From this week’s House Republican Newsletter:
Having given up on the price fixing for public projects bill (prevailing wage), the Democrats this week pushed House File 530, employee choice of doctor, or the employee doctor shopping bill.
HF 530 upsets the careful balance in workers’ compensation struck over the past 96 years. The bill reverses the current system that allows an employer to choose care for injured workers, and instead places the choice of doctor in the employee’s hands. This will destroy an employer’s opportunity to contract for health care and thus will raise insurance premiums greatly. This move will wipe out Iowa’s optimal position as a high benefit – low insurance premium state.
The bill, HF 530, provides that an employee may select their own doctor by having that doctor on file with the employer. The doctor need not be a specialist or occupational physician, and any referral to such a specialist must be paid for by the employer. Currently employers can send injured workers directly to the appropriate specialist thus avoiding the cost of the referring doctor. Under the bill, the added step of referrals and the inability of employers to contract for health care will drive up the cost of care and thus raise workers’ compensation insurance rates.
This bill attempts to “fix” a system that is not broken. Employees already have a procedure to request a change of doctor and in the overwhelming majority of cases such requests are granted. However most workers never feel the need to request alternative care. Less than two percent of those treated for work related injuries ever request alternative medical care.
Iowa workers already enjoy the highest maximum benefits of any state in the Midwest. Iowa’s rate of $1,206 per week outstrips the next highest performer, Minnesota, by $456 per week, and is far ahead of Nebraska, Illinois, South Dakota, Kansas, Missouri, and Wisconsin. In fact, Iowa is ranked third nationally, behind only the District of Columbia and New Hampshire.
Despite these high benefit rates Iowa still enjoys very low workers’ compensation insurance rates. Iowa ranked 41st highest in total premiums in the 2008 edition of Oregon Workers’ Compensation Premium Rate Rankings. The impact of HF 530 could be staggering to Iowa’s rates. In 2007, the National Council on Compensation Insurance (NCCI), the national manager on insurance data, estimated that the elimination of employer directed care in Iowa would increase premiums by up to $93 million per year.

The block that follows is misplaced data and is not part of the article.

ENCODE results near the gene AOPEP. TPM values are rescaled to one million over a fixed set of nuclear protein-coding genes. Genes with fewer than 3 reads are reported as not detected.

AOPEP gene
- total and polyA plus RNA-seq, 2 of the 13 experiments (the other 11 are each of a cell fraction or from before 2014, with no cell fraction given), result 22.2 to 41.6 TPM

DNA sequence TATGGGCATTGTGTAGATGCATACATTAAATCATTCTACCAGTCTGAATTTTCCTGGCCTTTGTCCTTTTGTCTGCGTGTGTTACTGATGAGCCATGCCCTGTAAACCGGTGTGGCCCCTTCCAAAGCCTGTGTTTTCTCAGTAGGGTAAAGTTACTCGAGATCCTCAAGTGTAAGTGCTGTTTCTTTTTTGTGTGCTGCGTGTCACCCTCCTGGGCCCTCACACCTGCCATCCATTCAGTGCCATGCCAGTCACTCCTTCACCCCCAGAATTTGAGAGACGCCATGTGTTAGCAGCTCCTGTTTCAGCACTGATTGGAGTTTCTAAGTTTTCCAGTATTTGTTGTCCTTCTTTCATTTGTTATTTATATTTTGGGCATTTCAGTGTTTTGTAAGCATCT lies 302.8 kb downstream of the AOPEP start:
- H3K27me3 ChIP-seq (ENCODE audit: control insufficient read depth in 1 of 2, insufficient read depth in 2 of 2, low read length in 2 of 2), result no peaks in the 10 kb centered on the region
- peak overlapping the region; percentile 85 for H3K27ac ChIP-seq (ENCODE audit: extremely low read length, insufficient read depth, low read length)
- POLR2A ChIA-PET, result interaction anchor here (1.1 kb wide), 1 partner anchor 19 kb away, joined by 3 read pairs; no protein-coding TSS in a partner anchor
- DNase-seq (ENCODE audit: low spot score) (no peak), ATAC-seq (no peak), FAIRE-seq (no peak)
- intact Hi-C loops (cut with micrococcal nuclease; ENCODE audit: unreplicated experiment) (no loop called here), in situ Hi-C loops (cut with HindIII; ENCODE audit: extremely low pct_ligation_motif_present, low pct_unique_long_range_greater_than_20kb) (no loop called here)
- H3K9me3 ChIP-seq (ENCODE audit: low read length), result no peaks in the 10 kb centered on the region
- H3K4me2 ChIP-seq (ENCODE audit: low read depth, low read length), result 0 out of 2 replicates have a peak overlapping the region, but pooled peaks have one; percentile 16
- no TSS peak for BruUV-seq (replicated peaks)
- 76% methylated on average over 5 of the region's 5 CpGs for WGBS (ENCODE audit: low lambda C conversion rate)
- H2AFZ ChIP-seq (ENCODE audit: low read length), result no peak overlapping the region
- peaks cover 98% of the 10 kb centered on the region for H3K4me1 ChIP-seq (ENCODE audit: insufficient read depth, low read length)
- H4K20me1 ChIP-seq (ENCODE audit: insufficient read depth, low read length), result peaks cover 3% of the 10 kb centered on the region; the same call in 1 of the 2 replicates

The bill will impact the state’s general fund in two ways. First, since the state is self-insured, the increase due to the bill would be $5 million a year in workers’ compensation costs. Second, since workers’ compensation insurance premiums are tax deductible, due to the increase in premiums the state would lose $10 million a year in corporate income tax revenue.
Independent research into this subject has revealed that employees choose a provider based on familiarity rather than expertise. The result, according to the independent research group Workers Compensation Research Institute (WCRI), is an increase in medical payments, higher indemnity benefits, lower odds of returning to work, and increased time out of work.
At the public hearing held on the bill on Tuesday night, 24 of the 38 speakers argued against it. They included representatives of business and industry, doctors and nurses and even a few employees who had suffered injuries on the job. One speaker talked about getting hurt on the job and the system worked fine for him and it should not be changed.
After the public hearing, the bill was amended with a strike after amendment that made it even more onerous. The Labor Committee approved the bill on a party-line vote. The original plan was to read in the bill on Tuesday night and debate it on the floor on Friday. However, the House adjourned before the public hearing so the bill is not eligible until next week. At this point, the Democrats are at least 4 votes short of having the 51 needed for passage. Hopefully that will not change in the coming weeks.
House Republicans will continue to fight against these job-killing bills and instead push for legislation that will help put 80,000 Iowans back to work and create new jobs in the future.